As some countries reopen theaters, Woody Allen’s “A Rainy Day in New York” is leading the box office in Norway and South Korea. However, what does #1 really mean during a global pandemic? In this case, it means that the film has no studio competition; that it can triumph even with an anemic per-theater average ($603 in South Korea); and, that no one should underestimate the pull of its star, Timothée Chalamet.
Allen’s films do well in foreign markets; stateside, not so much. His most recent domestic distributor, Amazon Studios, dropped “Rainy Day” in 2018 in the face of Dylan Farrow’s accusations that he molested her as a child. While no theatrical distributor would want that association, the cynical view is that the temptation to pick it up might not have been great: For years, his overseas grosses have beaten domestic by more than 3:1.
So far, “Rainy Day” has grossed more overseas than “Wonder Wheel” in 2017 ($14.6 million) and a little less than “Irrational Man” in 2015 ($23 million); “Cafe Society” in 2016 grossed $33 million. If “Rainy Day” does suggest something of an improvement, it could be because of its leading man; Chalamet portrays college journalist Gatsby Welles, who visits New York with his girlfriend (Elle Fanning) to interview director Roland Pollard (Liev Schreiber).
With both Wes Anderson’s “The French Dispatch” and “Dune” planned for this year, Chalamet has rising foreign interest along with zooming domestic appeal. “Little Women,” which is far better known as an American literary property, grossed nearly as much overseas as domestic. It’s currently set as one of the titles that will reopen Chinese theaters, adding to its nearly $100 million overseas so far.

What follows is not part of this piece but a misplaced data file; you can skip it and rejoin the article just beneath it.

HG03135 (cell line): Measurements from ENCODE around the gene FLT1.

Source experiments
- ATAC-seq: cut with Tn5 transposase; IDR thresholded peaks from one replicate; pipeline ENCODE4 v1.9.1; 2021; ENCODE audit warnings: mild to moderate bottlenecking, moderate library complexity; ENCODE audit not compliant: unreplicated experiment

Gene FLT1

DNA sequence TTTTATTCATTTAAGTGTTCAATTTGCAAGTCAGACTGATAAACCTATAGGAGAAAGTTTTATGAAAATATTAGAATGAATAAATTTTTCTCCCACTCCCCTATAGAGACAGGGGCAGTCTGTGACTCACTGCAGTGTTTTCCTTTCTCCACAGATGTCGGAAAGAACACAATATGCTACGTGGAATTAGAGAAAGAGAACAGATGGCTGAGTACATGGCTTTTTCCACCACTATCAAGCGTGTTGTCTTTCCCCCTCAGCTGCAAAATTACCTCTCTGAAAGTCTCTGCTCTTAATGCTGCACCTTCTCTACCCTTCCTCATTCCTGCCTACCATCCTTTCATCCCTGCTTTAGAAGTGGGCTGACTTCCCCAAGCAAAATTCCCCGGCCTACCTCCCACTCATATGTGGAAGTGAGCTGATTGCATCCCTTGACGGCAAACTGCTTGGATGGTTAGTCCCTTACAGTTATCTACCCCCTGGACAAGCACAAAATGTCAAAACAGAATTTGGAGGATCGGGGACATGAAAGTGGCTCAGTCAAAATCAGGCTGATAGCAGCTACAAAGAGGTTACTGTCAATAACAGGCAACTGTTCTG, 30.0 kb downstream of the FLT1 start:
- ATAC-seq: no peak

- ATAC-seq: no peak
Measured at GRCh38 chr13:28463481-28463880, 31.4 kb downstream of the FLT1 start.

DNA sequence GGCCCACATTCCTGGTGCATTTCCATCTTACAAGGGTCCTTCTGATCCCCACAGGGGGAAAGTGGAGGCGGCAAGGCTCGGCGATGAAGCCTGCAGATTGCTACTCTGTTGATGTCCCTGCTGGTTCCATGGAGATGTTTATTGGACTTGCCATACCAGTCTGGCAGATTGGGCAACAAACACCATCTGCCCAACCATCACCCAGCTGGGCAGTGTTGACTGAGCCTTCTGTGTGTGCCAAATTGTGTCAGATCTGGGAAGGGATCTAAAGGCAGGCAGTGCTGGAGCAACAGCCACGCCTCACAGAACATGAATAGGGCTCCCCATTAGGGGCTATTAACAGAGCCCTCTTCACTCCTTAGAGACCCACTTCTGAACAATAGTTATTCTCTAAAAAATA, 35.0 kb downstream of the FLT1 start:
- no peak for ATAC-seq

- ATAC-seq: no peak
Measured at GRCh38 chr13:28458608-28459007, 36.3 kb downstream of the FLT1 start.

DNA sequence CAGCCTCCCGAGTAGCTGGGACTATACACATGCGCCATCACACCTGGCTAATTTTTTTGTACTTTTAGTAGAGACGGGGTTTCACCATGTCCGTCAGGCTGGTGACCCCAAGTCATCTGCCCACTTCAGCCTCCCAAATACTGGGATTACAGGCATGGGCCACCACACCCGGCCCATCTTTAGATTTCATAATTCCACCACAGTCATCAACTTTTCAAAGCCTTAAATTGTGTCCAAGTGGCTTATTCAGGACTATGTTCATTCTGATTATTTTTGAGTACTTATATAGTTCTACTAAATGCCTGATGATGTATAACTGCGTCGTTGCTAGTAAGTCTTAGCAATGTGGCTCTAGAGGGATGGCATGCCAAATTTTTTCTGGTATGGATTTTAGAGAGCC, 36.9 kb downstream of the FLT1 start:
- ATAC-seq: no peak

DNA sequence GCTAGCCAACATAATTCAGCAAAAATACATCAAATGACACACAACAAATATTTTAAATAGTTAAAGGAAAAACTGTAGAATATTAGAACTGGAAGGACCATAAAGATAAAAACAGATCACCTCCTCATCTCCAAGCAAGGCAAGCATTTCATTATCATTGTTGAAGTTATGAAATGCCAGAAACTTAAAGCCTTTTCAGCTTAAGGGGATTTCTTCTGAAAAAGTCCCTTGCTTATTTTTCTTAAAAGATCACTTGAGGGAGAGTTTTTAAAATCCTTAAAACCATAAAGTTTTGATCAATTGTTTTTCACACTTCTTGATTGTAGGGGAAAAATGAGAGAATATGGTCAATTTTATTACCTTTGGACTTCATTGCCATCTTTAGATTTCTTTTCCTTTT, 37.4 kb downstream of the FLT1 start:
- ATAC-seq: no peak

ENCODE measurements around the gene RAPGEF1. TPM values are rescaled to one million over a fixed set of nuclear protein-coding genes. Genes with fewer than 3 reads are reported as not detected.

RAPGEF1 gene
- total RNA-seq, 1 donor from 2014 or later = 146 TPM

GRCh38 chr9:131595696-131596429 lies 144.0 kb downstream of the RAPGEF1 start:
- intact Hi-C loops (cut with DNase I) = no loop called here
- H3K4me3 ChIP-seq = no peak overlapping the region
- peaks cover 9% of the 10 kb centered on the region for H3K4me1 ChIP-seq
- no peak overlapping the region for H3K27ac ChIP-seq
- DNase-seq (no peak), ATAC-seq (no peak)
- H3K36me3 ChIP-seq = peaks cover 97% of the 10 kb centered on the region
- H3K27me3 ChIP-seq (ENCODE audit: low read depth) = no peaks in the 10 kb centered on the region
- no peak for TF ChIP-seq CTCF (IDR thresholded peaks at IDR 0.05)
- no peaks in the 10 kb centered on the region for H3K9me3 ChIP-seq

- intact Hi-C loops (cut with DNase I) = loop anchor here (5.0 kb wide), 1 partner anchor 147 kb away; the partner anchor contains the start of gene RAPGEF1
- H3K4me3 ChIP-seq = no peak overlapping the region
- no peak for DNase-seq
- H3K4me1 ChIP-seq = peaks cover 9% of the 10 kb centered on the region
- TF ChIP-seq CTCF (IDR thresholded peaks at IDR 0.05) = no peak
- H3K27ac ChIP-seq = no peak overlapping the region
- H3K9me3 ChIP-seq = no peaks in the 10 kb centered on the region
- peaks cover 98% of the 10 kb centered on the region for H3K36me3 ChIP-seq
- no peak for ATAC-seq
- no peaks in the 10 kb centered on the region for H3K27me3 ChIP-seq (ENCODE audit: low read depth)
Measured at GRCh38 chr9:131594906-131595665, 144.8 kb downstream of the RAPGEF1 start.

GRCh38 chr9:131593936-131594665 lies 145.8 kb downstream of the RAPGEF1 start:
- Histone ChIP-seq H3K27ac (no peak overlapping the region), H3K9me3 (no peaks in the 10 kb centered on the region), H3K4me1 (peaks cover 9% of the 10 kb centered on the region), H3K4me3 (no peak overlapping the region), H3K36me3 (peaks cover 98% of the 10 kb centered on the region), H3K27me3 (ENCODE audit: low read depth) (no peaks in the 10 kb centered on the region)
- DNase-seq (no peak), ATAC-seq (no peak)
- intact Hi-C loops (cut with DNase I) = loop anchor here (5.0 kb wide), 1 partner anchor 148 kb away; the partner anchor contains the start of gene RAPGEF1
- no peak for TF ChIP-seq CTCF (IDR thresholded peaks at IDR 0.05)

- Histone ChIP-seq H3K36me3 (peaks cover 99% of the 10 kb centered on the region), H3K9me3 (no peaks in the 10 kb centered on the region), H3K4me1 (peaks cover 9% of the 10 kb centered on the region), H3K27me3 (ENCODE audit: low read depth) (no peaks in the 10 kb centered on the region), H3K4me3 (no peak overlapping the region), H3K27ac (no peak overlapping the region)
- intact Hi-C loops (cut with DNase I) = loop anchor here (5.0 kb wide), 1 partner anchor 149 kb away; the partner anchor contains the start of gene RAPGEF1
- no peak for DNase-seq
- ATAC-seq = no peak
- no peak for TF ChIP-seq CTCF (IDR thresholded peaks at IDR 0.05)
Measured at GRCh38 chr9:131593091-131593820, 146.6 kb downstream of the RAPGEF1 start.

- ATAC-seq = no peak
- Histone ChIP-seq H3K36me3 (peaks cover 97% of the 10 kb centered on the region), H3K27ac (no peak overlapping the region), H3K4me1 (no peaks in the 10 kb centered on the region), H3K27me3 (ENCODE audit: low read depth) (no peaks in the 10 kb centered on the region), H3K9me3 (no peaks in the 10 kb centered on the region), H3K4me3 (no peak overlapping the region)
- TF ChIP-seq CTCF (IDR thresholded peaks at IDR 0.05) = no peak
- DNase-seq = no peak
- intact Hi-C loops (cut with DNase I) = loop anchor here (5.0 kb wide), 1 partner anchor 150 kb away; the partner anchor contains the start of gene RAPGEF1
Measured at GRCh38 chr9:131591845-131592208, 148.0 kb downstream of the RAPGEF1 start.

Arguably, Chalamet’s presence could serve as enough of a hook to get the film released in the U.S. Rights to the film reverted to Allen last year, and theaters will face limited product when they initially reopen. Still, that might prove a bit too much of a risk for exhibitors, particularly with New York and Los Angeles likely to be among the last theaters to return.
But what about the VOD market? So far, the film’s exposure to American audiences has been limited to those who might have watched it on airline entertainment, and VOD thrives on films built around major names. Just last week, Liam Hemsworth propelled “Arkansas” to strong interest; a new Timothée Chalamet movie would likely score with home viewers. It wouldn’t even require a distributor, since Allen’s company could do it direct with minimal marketing costs and huge, albeit controversial, media coverage.
Of course, the attendant controversy might scare off a VOD-centered company like Vertical or Millennium, or even platforms like iTunes and cable companies. Still, they would likely face less blowback than a theatrical release from a mainstream distributor. It’s already happening in the UK, where theaters are closed until at least July: Signature Entertainment, primarily a home platform distributor, has scheduled it for June 5.
Another option: Top art houses are developing their own virtual programming, usually with a distributor as partner. There are few titles that would have the immediate awareness of this one.
Of course, there’s another element to consider here and that’s Chalamet himself. Presumably, he’d prefer that the film didn’t receive additional stateside exposure: In January 2018, in the midst of the Dylan Farrow controversy, he announced on Instagram that he did not want to profit from the film.